(Reuters) – An agreement between Verizon and unions potentially ending a nearly seven-week strike includes 1,400 new jobs and pay raises topping 10 per cent, the company and unions representing about 40,000 workers said on Monday.
The deal, which one analyst called “very rich” for Verizon workers, could be a prelude to the company exiting the wireline telecommunications business, transforming into a wireless internet business.
Verizon, the No. 1 U.S. wireless provider, and the Communications Workers of America (CWA) had reached a tentative deal on Friday. Details for the new four-year contract were disclosed on Monday.
The CWA said Verizon agreed to provide a 10.9 per cent raise over four years while Verizon put the increase at 10.5 per cent. According to the CWA, both numbers are correct, with the calculation done by the union including compounded interest that workers would receive as subsequent raises are determined from a new base salary.
“They needed to end the strike and they bit the bullet,” said Roger Entner of Recon Analytics. “In my opinion, it reinforced their commitment to basically exiting the least profitable, most problematic part of the business.”
The new contract “gives Verizon four years basically to get rid of the unit. Let it be somebody else’s problem,” Entner said.
Nearly 40,000 network technicians and customer service representatives of the company’s Fios internet, telephone and television services units walked off the job on April 13.
Striking workers will be back on the job on Wednesday, the CWA said.
Tentative new contract
The workers have been without a contract since the agreement expired in August and healthcare coverage ran out at the end of April. In 2011, Verizon workers went on strike for two weeks after negotiations were deadlocked.
The latest work stoppage stretched across states including New York, Massachusetts and Virginia. Verizon brought in thousands of temporary workers.
New York-based Verizon will add 1,300 call center jobs on the East Coast, and 100 new network technician jobs, Verizon spokesman Richard Young said.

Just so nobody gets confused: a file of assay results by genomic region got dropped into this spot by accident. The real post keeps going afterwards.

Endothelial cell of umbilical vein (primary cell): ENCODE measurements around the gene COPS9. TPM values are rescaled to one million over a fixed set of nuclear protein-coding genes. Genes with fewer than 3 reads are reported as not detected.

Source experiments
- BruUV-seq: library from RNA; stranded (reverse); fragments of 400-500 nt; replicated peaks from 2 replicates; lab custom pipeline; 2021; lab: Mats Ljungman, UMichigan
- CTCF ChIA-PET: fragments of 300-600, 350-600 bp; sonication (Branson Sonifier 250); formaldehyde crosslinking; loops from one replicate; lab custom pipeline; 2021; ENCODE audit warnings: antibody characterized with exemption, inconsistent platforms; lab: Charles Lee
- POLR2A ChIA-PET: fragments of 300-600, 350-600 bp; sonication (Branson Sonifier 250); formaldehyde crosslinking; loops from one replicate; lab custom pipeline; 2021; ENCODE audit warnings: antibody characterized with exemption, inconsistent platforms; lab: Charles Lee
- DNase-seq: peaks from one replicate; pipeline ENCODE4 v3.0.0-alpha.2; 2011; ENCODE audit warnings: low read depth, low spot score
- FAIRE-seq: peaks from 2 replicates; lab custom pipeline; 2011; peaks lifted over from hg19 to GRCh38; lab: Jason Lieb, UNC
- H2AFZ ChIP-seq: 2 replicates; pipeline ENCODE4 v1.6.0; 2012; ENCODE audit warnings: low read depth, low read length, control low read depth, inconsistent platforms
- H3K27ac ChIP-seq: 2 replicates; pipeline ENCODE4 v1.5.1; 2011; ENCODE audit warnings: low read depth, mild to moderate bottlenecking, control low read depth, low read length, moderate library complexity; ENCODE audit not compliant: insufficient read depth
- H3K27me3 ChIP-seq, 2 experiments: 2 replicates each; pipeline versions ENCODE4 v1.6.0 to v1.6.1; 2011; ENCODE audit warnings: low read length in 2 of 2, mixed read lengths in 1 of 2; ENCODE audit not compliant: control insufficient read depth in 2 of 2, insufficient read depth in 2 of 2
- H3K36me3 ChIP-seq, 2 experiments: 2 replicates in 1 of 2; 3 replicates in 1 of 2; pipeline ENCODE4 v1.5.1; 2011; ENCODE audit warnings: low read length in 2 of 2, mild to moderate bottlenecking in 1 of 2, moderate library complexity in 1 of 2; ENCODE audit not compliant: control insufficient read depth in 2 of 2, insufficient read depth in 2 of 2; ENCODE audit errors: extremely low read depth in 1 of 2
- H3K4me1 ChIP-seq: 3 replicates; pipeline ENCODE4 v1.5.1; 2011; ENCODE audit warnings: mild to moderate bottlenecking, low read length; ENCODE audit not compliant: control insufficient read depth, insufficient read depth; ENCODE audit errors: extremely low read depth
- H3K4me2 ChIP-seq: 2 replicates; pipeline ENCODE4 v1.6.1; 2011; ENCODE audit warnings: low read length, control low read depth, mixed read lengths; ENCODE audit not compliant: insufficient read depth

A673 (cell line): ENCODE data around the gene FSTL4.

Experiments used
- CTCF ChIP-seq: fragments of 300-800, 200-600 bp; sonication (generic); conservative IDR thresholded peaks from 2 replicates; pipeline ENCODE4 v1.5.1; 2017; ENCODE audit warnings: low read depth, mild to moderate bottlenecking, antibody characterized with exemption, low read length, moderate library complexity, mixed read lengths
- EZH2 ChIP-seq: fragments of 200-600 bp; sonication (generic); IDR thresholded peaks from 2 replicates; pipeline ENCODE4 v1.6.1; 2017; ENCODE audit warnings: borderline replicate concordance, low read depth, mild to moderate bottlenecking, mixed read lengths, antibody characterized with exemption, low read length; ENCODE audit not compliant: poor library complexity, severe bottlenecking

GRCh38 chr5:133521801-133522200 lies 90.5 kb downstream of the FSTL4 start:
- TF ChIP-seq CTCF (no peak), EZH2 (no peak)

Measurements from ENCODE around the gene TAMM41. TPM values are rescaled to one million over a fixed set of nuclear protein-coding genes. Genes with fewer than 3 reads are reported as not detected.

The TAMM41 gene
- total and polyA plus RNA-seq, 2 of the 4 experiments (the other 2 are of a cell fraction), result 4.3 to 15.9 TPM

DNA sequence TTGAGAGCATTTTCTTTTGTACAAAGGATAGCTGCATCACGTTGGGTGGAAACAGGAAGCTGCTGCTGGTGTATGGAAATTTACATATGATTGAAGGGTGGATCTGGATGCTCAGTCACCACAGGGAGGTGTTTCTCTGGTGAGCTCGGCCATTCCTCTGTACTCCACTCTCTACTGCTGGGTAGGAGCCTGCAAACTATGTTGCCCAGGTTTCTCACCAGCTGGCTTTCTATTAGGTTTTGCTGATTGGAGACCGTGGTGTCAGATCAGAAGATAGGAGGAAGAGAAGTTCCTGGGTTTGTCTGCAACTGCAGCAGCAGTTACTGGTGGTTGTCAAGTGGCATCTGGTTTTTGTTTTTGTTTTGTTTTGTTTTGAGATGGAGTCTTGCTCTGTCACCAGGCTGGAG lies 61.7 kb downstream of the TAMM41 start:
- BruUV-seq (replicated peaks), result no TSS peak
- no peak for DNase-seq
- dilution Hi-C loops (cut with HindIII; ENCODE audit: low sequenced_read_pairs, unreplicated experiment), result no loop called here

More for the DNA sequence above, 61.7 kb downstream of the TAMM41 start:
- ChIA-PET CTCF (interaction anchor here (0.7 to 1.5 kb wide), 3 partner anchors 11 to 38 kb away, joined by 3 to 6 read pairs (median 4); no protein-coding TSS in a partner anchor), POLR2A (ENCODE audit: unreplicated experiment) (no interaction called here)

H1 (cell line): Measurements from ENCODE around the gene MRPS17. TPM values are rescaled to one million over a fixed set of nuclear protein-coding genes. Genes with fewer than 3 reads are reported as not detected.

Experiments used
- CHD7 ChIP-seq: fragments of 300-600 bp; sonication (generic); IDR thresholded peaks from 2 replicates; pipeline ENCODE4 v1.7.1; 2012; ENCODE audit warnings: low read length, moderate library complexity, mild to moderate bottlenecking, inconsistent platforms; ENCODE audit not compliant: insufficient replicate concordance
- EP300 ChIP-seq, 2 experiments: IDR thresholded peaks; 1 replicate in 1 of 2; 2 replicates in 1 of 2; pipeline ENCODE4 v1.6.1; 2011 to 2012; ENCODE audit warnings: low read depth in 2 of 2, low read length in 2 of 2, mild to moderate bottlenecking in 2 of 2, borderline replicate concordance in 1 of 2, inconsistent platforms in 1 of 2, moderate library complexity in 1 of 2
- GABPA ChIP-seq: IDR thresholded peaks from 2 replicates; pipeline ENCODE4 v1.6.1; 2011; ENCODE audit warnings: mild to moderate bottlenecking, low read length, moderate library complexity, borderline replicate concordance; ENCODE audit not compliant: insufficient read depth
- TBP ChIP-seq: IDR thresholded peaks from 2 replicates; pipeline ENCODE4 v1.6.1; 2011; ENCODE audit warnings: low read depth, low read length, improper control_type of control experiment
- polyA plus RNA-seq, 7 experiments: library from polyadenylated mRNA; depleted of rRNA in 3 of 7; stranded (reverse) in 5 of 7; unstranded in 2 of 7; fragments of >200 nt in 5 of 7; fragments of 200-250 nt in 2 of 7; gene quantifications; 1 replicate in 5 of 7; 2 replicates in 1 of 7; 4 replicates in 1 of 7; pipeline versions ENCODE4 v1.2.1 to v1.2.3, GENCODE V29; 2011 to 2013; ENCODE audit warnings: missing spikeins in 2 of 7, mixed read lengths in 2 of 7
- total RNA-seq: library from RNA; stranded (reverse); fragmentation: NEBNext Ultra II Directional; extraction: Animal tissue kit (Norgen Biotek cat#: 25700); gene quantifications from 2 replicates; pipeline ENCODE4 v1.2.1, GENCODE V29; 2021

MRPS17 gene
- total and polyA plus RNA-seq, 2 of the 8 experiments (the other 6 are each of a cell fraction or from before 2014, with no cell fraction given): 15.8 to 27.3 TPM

It will withdraw proposed cuts to pensions as well as reductions in accident and disability benefits. The company, however, won cost savings through changes in healthcare plans and limits on post-retirement health benefits.
If union members ratify the agreement, the new contract would run until August 2019.
Members of local unions will vote on the agreement by mail, at mass membership meetings, and at walk-in balloting meetings and all results are due back to the CWA by June 17, according to Bob Master, assistant to the vice president at the CWA.
Master said, “We’re pretty confident the members will be supportive of the agreement,” citing the closeness between the leadership and its members.
Verizon worker Fitzgerald Boyce, 45, said he was likely to vote in favour.
“Of course I am extremely relieved that we have a good contract from what I am reading,” said Boyce, a field technician who lives in Brooklyn, New York. “To be able to keep our benefits and actually increase the number of union jobs is a great thing.”
Verizon and the two striking unions were in contract discussions with the help of the U.S. Department of Labour. In mid-May, U.S. Labour Secretary Thomas Perez brought the parties back to the negotiating table.
The strike, one of the largest in recent years in the United States, drew support from Democratic U.S. Presidential candidates Bernie Sanders and Hillary Clinton.
Shift to mobile
Verizon has shifted its focus in recent years to mobile video and advertising, while scaling back its Fios television and internet services. To tap new revenue, it is boosting its advertising-supported internet business and acquired AOL for $4.4 billion.
Verizon, which claims a high-quality cell network, is locked in a battle for subscribers with competitors AT&T, Sprint and T-Mobile in a saturated U.S. wireless market.
Verizon’s legacy wireline business generated about 29 per cent of company revenue in 2015, down about 60 per cent since 2000, and less than 7 per cent of operating income.
Verizon Chief Executive Officer Lowell McAdam said last week the strike could hurt second-quarter results.
Verizon shares closed up 1 per cent at $50.62 on Friday and are up 9.5 per cent for the year, near its 52-week high of $54.49. U.S. markets were closed on Monday for the U.S. Memorial Day holiday.
(Reporting by Amrutha Gayathri in Bengaluru, Daniel Trotta and Chuck Mikolajczak in New York; Editing by Jeffrey Benkoe and Nick Zieminski)
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